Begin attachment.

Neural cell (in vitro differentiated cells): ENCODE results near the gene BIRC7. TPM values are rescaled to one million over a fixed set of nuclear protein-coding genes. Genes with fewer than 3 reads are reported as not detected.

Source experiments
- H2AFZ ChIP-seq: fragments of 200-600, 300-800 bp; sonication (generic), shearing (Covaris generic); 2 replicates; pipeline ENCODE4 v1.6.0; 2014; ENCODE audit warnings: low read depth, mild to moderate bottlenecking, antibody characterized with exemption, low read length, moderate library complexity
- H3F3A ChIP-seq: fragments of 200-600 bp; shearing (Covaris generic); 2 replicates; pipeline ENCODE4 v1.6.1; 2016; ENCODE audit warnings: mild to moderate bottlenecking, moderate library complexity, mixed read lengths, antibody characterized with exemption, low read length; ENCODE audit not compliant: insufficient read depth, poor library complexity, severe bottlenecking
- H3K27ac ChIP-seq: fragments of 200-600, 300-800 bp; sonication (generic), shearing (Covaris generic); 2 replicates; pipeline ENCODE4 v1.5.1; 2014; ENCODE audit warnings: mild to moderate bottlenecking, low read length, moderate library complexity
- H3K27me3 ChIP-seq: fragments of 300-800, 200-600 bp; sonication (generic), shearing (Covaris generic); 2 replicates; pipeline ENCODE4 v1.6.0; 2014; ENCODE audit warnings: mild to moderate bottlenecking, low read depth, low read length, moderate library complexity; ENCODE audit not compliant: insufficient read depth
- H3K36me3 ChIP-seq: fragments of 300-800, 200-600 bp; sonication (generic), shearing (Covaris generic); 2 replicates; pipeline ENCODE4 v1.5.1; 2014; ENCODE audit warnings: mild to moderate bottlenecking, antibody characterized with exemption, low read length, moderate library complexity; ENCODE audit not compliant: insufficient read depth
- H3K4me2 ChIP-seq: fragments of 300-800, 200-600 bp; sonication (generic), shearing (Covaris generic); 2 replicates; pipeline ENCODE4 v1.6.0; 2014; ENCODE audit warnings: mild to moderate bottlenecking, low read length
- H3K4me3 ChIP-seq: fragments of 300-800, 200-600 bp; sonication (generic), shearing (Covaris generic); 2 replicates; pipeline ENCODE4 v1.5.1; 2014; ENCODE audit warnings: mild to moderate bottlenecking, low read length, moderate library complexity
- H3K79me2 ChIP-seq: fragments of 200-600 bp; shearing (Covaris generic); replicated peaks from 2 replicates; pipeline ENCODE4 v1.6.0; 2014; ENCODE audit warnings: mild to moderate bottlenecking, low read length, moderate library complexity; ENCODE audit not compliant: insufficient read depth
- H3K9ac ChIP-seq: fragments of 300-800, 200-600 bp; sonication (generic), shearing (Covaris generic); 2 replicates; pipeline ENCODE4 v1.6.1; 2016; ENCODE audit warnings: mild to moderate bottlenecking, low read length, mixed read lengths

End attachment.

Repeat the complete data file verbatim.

Neural cell (in vitro differentiated cells): ENCODE results near the gene BIRC7. TPM values are rescaled to one million over a fixed set of nuclear protein-coding genes. Genes with fewer than 3 reads are reported as not detected.

Source experiments
- H2AFZ ChIP-seq: fragments of 200-600, 300-800 bp; sonication (generic), shearing (Covaris generic); 2 replicates; pipeline ENCODE4 v1.6.0; 2014; ENCODE audit warnings: low read depth, mild to moderate bottlenecking, antibody characterized with exemption, low read length, moderate library complexity
- H3F3A ChIP-seq: fragments of 200-600 bp; shearing (Covaris generic); 2 replicates; pipeline ENCODE4 v1.6.1; 2016; ENCODE audit warnings: mild to moderate bottlenecking, moderate library complexity, mixed read lengths, antibody characterized with exemption, low read length; ENCODE audit not compliant: insufficient read depth, poor library complexity, severe bottlenecking
- H3K27ac ChIP-seq: fragments of 200-600, 300-800 bp; sonication (generic), shearing (Covaris generic); 2 replicates; pipeline ENCODE4 v1.5.1; 2014; ENCODE audit warnings: mild to moderate bottlenecking, low read length, moderate library complexity
- H3K27me3 ChIP-seq: fragments of 300-800, 200-600 bp; sonication (generic), shearing (Covaris generic); 2 replicates; pipeline ENCODE4 v1.6.0; 2014; ENCODE audit warnings: mild to moderate bottlenecking, low read depth, low read length, moderate library complexity; ENCODE audit not compliant: insufficient read depth
- H3K36me3 ChIP-seq: fragments of 300-800, 200-600 bp; sonication (generic), shearing (Covaris generic); 2 replicates; pipeline ENCODE4 v1.5.1; 2014; ENCODE audit warnings: mild to moderate bottlenecking, antibody characterized with exemption, low read length, moderate library complexity; ENCODE audit not compliant: insufficient read depth
- H3K4me2 ChIP-seq: fragments of 300-800, 200-600 bp; sonication (generic), shearing (Covaris generic); 2 replicates; pipeline ENCODE4 v1.6.0; 2014; ENCODE audit warnings: mild to moderate bottlenecking, low read length
- H3K4me3 ChIP-seq: fragments of 300-800, 200-600 bp; sonication (generic), shearing (Covaris generic); 2 replicates; pipeline ENCODE4 v1.5.1; 2014; ENCODE audit warnings: mild to moderate bottlenecking, low read length, moderate library complexity
- H3K79me2 ChIP-seq: fragments of 200-600 bp; shearing (Covaris generic); replicated peaks from 2 replicates; pipeline ENCODE4 v1.6.0; 2014; ENCODE audit warnings: mild to moderate bottlenecking, low read length, moderate library complexity; ENCODE audit not compliant: insufficient read depth
- H3K9ac ChIP-seq: fragments of 300-800, 200-600 bp; sonication (generic), shearing (Covaris generic); 2 replicates; pipeline ENCODE4 v1.6.1; 2016; ENCODE audit warnings: mild to moderate bottlenecking, low read length, mixed read lengths